I have spent years trying to get my children to advocate for themselves. “Go tell Mrs. ___ that she gave you the wrong grade. She said your presentation was an A-, but she gave you a B; tell her you believe she put in the wrong grade.”
The answer was always, “No. It’s okay.”
Lately however, I have noticed that my oldest is beginning to take initiative in standing up for what he believes and what he wants. For example, last spring—at the end of his sophomore year—we noticed that he had an odd charge on his school account. When we inquired, we were told he had not returned a textbook at the end of his freshman year, but no one had bothered to tell us. (Most likely, they were hoping we wouldn’t notice until graduation, when we’d likely pay without debate).
“Mom, I know I returned that book. The teacher was distracted that day, and he probably forgot to write it down.”
“Well, you’ll have to go talk to him.” And so he did, with no result. He then went to the woman in charge of the book storage room. She repeated what we already knew; there was no evidence that he had turned in the book. She even went to the shelf and conducted a cursory glance-through. The book wasn’t there.
“Mom, she looked at the wrong books. I didn’t have the brown version of that text, but that’s where she looked. I had the green version.” He reappeared at her desk the next day.
“Are we to make this a daily meeting?” she asked him with more than a hint of sarcasm.
“Only until we find my textbook,” he shot back. (Most days, my kids could get in trouble for the sass they undoubtedly learned from their momma, but so far, they have not quite crossed that line….)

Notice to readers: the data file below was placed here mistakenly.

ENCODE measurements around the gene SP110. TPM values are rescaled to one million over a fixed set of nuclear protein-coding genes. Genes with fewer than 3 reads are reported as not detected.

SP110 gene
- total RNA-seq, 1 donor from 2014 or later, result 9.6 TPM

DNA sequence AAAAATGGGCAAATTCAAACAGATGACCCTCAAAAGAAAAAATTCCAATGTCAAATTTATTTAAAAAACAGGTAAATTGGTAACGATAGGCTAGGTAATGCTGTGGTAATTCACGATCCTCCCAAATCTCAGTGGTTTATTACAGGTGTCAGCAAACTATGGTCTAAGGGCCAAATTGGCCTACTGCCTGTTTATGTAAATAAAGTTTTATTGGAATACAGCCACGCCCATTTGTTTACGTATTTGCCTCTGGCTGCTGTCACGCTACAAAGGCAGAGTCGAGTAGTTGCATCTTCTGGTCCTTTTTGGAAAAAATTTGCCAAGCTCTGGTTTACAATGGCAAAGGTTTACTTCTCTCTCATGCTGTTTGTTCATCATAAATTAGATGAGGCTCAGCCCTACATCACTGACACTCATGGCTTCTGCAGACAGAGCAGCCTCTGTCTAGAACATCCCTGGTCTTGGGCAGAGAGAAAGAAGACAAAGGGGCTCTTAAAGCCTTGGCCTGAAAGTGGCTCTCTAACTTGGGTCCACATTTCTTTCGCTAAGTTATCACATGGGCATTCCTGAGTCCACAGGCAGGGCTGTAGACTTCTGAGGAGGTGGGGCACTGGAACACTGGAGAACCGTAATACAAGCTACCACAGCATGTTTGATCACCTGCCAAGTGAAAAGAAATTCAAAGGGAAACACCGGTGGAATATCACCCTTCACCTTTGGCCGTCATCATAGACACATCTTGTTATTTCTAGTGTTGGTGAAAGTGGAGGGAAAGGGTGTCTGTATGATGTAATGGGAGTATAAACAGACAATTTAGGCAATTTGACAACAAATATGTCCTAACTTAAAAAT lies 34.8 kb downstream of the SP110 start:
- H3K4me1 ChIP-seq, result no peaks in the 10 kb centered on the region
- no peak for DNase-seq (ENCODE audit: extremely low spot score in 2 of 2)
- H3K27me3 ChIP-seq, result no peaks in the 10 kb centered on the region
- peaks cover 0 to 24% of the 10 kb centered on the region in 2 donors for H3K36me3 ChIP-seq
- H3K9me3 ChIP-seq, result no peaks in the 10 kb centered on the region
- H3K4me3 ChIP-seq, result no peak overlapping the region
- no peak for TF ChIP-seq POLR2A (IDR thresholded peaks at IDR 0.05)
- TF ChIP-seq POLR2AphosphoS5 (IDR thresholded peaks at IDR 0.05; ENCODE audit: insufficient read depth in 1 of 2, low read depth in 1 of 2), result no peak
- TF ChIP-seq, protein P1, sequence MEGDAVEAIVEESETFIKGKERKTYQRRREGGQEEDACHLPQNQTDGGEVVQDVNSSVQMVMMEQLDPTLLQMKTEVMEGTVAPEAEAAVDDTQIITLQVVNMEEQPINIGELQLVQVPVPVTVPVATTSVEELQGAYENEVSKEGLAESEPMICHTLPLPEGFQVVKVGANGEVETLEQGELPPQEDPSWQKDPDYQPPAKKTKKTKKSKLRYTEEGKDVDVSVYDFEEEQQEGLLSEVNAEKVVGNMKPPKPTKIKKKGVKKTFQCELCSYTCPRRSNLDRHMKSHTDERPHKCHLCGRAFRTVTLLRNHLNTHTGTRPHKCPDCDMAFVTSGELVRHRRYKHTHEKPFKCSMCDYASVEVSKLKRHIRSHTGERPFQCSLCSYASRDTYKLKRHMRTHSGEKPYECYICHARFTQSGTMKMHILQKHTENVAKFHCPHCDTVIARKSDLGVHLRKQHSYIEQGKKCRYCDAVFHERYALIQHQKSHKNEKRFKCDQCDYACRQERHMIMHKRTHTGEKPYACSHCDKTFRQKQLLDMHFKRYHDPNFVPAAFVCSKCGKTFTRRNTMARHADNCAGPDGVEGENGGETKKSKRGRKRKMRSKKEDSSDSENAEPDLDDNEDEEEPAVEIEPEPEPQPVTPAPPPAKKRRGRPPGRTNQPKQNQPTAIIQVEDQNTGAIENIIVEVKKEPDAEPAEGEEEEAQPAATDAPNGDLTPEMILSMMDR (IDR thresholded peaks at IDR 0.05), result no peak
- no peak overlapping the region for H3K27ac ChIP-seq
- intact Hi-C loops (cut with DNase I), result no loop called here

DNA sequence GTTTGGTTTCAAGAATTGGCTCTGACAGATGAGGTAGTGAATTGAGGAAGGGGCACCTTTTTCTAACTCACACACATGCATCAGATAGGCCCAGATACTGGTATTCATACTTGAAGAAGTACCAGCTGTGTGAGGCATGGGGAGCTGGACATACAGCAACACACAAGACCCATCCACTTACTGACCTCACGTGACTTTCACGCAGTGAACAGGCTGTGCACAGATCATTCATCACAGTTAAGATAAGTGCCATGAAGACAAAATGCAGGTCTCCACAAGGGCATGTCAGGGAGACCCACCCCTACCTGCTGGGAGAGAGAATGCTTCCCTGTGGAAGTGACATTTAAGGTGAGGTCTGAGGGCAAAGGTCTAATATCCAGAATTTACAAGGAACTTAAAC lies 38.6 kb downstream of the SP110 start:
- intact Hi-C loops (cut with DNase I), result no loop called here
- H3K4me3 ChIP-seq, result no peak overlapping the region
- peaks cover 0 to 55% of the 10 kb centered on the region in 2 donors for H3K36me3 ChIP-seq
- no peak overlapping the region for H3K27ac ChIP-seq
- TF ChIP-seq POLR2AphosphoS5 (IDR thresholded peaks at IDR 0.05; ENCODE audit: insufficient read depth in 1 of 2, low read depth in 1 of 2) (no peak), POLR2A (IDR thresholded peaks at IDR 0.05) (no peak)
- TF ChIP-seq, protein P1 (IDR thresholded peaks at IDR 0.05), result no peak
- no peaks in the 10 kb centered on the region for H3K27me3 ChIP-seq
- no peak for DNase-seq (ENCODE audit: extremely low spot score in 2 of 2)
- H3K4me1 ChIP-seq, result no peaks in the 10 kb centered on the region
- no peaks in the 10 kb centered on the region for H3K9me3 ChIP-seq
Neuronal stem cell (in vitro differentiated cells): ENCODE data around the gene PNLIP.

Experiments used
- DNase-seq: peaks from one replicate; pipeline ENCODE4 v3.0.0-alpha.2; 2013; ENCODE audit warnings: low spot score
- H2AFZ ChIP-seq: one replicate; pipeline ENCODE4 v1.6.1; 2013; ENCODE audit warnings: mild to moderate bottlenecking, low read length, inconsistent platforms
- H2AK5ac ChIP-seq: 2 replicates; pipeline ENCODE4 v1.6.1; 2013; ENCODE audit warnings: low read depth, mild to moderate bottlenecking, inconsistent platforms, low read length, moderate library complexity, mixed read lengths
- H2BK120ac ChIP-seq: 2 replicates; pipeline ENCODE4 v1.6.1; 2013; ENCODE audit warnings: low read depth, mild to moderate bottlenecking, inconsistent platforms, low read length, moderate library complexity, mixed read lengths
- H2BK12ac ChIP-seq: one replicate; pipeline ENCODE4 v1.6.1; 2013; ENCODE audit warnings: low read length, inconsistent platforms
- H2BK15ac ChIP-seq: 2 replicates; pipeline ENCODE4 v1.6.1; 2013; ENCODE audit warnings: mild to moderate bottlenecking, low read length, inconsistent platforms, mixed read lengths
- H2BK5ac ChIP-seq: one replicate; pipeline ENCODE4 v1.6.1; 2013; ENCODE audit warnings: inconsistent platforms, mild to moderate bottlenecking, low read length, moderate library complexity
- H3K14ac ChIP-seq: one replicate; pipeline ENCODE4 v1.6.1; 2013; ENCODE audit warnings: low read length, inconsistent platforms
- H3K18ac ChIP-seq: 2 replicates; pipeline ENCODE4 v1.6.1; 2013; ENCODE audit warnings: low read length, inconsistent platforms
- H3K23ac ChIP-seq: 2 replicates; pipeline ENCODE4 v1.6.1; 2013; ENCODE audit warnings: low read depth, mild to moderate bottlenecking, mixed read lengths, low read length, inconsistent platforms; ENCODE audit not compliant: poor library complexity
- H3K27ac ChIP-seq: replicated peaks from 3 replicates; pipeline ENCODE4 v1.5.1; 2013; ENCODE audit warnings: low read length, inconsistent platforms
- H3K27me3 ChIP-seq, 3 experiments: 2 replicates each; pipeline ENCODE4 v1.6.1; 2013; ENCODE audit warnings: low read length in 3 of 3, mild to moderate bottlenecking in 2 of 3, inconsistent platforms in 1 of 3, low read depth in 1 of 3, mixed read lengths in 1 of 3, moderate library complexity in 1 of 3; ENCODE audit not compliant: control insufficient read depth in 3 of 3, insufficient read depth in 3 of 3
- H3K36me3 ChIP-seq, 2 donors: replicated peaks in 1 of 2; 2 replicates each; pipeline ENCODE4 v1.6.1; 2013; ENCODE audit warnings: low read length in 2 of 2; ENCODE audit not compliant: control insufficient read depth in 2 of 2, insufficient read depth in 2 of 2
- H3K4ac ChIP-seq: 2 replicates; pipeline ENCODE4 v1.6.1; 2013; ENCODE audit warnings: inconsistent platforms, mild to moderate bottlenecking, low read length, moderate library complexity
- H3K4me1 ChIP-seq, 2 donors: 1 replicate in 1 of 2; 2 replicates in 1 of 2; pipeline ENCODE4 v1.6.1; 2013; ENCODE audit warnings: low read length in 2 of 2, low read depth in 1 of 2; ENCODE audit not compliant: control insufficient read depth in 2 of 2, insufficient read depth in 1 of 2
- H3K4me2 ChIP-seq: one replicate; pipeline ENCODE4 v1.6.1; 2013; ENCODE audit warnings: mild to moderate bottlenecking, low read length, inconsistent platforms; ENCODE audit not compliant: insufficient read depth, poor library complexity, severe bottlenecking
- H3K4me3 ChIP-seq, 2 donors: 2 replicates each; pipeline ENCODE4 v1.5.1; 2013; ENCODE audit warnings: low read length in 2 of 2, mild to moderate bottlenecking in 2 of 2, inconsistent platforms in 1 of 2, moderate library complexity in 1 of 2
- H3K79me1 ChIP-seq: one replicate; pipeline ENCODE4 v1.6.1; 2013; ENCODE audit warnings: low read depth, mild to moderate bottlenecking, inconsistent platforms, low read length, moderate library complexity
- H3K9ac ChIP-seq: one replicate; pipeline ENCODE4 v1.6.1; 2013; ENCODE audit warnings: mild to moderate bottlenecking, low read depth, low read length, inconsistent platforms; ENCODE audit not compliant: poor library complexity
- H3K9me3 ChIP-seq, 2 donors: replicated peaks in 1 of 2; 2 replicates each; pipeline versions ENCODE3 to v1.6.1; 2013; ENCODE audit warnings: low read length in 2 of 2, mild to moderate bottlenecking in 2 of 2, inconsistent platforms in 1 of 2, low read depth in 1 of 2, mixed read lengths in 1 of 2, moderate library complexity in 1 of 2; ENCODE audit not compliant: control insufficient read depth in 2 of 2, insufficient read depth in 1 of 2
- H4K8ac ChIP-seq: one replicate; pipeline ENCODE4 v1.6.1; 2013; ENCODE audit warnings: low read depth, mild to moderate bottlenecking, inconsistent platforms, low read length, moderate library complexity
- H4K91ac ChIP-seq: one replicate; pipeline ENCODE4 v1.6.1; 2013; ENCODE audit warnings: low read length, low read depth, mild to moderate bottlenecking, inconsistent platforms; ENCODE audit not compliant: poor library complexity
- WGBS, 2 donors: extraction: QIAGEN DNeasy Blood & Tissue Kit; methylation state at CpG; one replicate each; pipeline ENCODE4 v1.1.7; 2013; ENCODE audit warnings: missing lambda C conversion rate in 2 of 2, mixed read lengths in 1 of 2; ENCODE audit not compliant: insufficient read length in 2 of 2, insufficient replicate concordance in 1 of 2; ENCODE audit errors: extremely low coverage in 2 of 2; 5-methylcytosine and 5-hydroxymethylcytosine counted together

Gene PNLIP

“Fine,” she sighed as she rose from her desk. “We’ll go look again. But it’s not there.” She tromped off to the storage room with my son in tow. After a quick look, he FOUND THE BOOK! Sadly, she did not apologize. But these are the encounters through which kids build the skills they need to navigate the world and advocate for themselves.
This past Monday, he came home from school and told me about a breakfast that was being hosted through his culinary program.
“It’s a little different than the other breakfasts,” he told me. “It’s for the mayor and some of the local senators. It starts at 8:00, so culinary 1 is doing prep, and culinary 2 is serving.”
“That’s too bad. So you don’t get to serve the mayor?”
“Chef said if we could get permission, we could stay. When we got back to school, we went to Mrs. B and asked her if we could stay. She gave us permission!” He smiled.
Yes, my son advocated for himself without any encouragement from me. He wanted something, and he was willing to put himself out there, knowing the answer might be no, but at least he would have asked. Maturity and experience are beginning to take hold. Then again, if you really want something, you’re willing to fight for it.